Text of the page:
HOUSTON -- Jurors asked to rehear a portion of a psychologist's testimony about a Houston mother accused of drowning her five children and the woman's understanding of her role in their deaths.
The jury, made up of 11 women and one man, was ordered to return to court Saturday after nearly five hours of deliberations to determine whether Andrea Yates, 37, is fit to stand trial on two charges of capital murder in the June deaths of her children.
After more than four hours of discussions Friday, the jury asked that a portion of Dr. Steven Rubenzer's testimony be read back to them.
"Would it be fair to say, the better she gets, given everything you know, the more fully she will appreciate what she did?" defense attorney George Parnham asked the psychologist during cross-examination this week.
"I think so," Rubenzer responded.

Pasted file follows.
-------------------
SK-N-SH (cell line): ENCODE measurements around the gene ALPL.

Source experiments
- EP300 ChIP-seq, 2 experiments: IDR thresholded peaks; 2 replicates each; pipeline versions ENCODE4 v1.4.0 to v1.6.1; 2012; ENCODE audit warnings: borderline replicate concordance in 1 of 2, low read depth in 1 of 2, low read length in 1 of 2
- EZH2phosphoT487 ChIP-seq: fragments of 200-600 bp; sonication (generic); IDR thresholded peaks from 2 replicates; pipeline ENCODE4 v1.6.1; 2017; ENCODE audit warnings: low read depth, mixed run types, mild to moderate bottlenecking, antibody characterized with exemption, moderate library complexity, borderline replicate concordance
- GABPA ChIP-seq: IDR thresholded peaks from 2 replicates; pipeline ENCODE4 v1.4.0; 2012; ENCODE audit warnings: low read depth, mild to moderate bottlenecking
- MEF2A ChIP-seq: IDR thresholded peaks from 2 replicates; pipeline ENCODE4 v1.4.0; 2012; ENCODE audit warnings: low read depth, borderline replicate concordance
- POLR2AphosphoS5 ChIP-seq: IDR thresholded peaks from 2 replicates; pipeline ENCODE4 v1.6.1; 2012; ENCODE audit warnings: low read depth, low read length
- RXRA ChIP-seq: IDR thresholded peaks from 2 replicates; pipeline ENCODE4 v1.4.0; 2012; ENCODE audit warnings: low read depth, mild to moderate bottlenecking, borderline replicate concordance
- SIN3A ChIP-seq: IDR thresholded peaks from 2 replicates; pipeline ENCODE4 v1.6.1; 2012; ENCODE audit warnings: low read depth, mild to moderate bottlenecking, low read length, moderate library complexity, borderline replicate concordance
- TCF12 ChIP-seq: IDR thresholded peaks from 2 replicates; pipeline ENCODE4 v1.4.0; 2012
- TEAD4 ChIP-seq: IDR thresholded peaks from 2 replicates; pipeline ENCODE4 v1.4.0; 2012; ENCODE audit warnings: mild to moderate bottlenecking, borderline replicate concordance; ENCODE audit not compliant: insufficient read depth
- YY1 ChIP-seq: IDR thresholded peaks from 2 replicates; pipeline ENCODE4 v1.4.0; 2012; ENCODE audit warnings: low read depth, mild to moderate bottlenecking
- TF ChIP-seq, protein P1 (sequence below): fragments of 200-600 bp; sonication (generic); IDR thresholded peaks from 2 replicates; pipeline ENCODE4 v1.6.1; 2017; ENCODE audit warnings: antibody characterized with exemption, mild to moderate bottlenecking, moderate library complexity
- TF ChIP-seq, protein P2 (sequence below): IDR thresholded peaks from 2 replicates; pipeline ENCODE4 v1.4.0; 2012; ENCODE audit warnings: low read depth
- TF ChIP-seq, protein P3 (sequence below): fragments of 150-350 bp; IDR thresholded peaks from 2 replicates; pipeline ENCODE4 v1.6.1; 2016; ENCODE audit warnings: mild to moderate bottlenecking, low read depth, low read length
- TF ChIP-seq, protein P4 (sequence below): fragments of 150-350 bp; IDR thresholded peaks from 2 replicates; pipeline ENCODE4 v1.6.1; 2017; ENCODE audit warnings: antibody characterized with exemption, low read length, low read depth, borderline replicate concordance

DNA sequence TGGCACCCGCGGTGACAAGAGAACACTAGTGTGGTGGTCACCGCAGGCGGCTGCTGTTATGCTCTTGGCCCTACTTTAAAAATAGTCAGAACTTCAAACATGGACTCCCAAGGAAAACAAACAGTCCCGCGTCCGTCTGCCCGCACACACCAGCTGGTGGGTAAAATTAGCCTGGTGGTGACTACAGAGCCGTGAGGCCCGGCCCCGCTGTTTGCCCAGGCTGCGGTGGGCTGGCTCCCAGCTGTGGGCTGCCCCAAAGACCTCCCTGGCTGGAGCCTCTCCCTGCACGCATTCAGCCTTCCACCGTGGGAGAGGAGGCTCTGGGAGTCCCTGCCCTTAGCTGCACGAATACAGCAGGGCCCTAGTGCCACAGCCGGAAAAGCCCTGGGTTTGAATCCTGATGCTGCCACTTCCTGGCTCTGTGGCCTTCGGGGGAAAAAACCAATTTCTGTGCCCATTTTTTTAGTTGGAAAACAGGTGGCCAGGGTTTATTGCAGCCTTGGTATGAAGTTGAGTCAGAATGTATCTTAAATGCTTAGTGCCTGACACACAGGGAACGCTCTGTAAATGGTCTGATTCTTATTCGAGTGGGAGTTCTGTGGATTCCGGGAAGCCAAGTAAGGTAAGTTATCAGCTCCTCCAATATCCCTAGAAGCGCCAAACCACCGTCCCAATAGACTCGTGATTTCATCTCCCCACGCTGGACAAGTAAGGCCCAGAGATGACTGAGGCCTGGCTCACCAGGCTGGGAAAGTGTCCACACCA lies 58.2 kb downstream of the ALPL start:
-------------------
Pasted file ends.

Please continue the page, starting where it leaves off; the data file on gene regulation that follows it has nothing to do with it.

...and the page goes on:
"She's not quite there yet, is she?" Parnham asked.
"I don't think so," responded the court-appointed psychologist, who testified Yates is competent to stand trial.
During closing arguments Friday, Parnham told jurors they should find Yates incompetent to stand trial so she can continue to recover from the psychotic features of her mental illness.
"What's the rush?" Parnham said. "Give her the benefit of the ability to be cognizant of what she did ... to be able to defend herself in a proper manner."
Parnham said there is no question that Yates will eventually be tried if jurors find her incompetent now.
Prosecutor Joe Owmby said defense attorneys are confusing the issues.
"The issue is whether she is presently competent, not whether she has a mental disease," Owmby argued. "She has to have a trial, and she's competent to have that trial today."
During Owmby's closing arguments, Yates' husband, Russell, sat in the front row and shook his head, indicating 'no', but stopped after a warning from the judge.
Jurors will have to decide whether Andrea Yates meets the two prongs of competency: a sufficient present ability to consult with her lawyer with a reasonable degree of understanding and a factual as well as rational understanding of the charges against her.
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